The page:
In Pursuit of Passion

Everywhere I turn, I see my generation as a collective, passionate people. We are passionate about photography. About music. About the perfect brew. Passionate about Uganda and sustainable agriculture and travel. Passionate about Red vs. Blue and the Blackhawks and skinny blue jeans.

But most of all, it seems, we are passionate about passion itself.

Growing up, us Millennials—the moniker given to my generation—feasted on a diet saturated in encouragement to “discover our true passions.” Whenever we asked “What should I do with my life?” our teachers and parents often advised us to “follow your passion” wherever that may lead. (1)

Over the past few years, I’ve noticed this Millennial-specific career advice working itself out in two distinct ways. On one hand, there is no shortage of twenty-somethings espousing unusually strong passions for everything and anything, from the grandiose to the mundane. People in this group tend to be the creative, artist-type. The entrepreneurs, using and exaggerating their passions to serve as a selling point for their wares, a raison d’être for their business and being.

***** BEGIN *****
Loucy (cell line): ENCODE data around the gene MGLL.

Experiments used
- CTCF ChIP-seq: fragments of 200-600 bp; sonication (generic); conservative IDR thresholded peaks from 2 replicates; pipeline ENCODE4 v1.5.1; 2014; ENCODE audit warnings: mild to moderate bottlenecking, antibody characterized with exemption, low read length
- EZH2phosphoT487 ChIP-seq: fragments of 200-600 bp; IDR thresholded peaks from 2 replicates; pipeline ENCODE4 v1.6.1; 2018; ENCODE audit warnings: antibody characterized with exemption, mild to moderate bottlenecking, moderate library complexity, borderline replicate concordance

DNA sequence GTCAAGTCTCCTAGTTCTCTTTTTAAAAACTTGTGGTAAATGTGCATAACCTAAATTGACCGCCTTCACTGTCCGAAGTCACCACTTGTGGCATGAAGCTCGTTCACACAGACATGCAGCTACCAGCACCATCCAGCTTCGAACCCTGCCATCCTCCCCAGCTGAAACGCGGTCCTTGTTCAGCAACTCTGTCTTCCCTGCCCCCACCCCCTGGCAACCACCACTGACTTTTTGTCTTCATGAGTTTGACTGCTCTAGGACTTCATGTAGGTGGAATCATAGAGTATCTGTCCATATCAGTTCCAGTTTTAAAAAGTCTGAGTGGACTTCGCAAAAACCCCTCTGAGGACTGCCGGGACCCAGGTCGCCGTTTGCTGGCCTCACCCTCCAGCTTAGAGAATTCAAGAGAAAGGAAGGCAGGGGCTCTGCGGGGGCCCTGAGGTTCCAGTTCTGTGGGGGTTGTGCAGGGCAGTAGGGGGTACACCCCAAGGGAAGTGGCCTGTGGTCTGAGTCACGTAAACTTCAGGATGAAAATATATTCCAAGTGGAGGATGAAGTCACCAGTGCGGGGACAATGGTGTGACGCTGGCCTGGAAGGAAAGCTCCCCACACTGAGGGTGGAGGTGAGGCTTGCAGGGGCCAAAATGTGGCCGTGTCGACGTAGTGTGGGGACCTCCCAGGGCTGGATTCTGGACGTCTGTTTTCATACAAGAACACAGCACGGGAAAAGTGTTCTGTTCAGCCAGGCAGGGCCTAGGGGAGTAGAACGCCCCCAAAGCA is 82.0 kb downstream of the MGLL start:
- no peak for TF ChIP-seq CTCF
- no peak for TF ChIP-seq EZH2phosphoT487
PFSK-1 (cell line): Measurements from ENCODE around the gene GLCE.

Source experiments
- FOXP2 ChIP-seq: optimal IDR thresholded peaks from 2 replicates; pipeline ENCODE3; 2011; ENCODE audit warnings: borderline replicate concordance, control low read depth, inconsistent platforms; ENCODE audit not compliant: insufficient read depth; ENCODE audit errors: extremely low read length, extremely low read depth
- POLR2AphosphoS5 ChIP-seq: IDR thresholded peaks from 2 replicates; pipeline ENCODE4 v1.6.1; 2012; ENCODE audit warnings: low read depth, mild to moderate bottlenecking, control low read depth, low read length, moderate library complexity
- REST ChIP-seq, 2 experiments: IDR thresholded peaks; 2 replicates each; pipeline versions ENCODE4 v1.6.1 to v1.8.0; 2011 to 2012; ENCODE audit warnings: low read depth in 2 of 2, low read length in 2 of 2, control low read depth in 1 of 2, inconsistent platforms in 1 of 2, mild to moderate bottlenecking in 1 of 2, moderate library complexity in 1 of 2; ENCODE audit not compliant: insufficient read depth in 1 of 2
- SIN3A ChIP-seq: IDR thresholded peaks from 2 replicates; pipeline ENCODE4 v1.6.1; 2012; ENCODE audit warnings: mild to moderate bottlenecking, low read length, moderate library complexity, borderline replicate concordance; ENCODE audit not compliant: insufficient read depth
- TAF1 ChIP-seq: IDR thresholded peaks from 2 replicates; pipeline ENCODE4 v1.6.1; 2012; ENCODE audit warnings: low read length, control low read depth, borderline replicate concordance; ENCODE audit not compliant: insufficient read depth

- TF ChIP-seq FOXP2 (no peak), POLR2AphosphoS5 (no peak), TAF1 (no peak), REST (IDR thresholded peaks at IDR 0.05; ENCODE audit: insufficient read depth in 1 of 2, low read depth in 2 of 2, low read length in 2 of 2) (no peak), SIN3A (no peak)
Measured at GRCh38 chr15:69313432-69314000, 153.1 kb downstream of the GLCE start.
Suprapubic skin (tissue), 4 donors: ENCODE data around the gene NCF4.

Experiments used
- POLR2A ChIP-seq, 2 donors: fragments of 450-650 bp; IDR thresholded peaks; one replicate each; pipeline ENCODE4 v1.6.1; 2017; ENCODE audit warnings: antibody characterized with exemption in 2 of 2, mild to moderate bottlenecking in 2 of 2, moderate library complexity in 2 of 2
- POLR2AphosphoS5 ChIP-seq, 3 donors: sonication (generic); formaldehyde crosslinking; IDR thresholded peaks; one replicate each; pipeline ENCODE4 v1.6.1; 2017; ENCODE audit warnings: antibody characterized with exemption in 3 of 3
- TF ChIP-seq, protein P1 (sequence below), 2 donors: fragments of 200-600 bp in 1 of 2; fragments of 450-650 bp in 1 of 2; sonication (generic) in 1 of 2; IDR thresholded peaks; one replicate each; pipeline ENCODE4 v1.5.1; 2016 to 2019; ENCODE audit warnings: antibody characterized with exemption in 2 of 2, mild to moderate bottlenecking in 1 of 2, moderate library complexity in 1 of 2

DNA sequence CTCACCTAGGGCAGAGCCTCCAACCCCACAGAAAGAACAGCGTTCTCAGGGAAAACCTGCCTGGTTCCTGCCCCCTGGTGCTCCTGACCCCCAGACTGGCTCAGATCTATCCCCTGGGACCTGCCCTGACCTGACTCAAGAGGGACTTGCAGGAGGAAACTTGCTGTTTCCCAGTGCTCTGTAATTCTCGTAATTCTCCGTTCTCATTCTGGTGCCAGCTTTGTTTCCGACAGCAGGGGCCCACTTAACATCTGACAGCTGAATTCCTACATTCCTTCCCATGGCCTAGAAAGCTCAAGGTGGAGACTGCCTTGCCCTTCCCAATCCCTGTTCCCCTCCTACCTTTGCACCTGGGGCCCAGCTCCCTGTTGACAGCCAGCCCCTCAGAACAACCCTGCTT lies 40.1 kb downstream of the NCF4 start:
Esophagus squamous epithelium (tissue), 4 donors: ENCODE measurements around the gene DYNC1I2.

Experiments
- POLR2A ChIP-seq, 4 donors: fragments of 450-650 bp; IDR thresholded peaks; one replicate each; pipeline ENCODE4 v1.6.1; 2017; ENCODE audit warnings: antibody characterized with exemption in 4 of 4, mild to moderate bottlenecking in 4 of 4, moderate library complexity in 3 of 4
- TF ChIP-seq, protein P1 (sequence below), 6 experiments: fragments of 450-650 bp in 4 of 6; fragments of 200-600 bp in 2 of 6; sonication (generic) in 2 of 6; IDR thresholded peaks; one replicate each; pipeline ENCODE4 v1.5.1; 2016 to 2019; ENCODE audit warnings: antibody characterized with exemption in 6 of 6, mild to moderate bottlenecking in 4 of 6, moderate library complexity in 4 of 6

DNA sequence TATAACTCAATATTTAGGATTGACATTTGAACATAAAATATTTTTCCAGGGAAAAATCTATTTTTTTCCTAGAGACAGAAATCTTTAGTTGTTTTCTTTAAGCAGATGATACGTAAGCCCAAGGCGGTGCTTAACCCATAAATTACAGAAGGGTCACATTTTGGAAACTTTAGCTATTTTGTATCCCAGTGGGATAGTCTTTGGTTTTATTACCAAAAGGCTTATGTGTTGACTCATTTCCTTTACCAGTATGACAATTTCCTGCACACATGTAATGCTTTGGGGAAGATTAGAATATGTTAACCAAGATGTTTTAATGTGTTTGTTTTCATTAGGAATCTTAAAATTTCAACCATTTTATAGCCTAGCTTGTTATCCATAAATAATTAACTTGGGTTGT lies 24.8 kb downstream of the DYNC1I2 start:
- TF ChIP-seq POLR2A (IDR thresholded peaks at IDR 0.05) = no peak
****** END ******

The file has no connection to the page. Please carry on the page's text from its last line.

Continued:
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Becoming a Farmer

garden_produce_from_community_plot

With all the formal introductions out of the way (see the first four posts), This Beautiful Life can finally move on to the dirty work of actually learning how to be a farmer. Admittedly, I’ve been busy with this task since early Spring but haven’t wanted to share until after first outlining the philosophy and vision for This Beautiful Life. Here’s a recap of the past few months’ farm-related endeavors:

  • Volunteered with the Green Earth Institute in Naperville with planting early-season seedlings.
  • Networked with a team of two Joliet gardeners who developed a gardening curriculum for youth and families. I completed the graphic design for the curriculum—a fun way to bridge two passions of mine.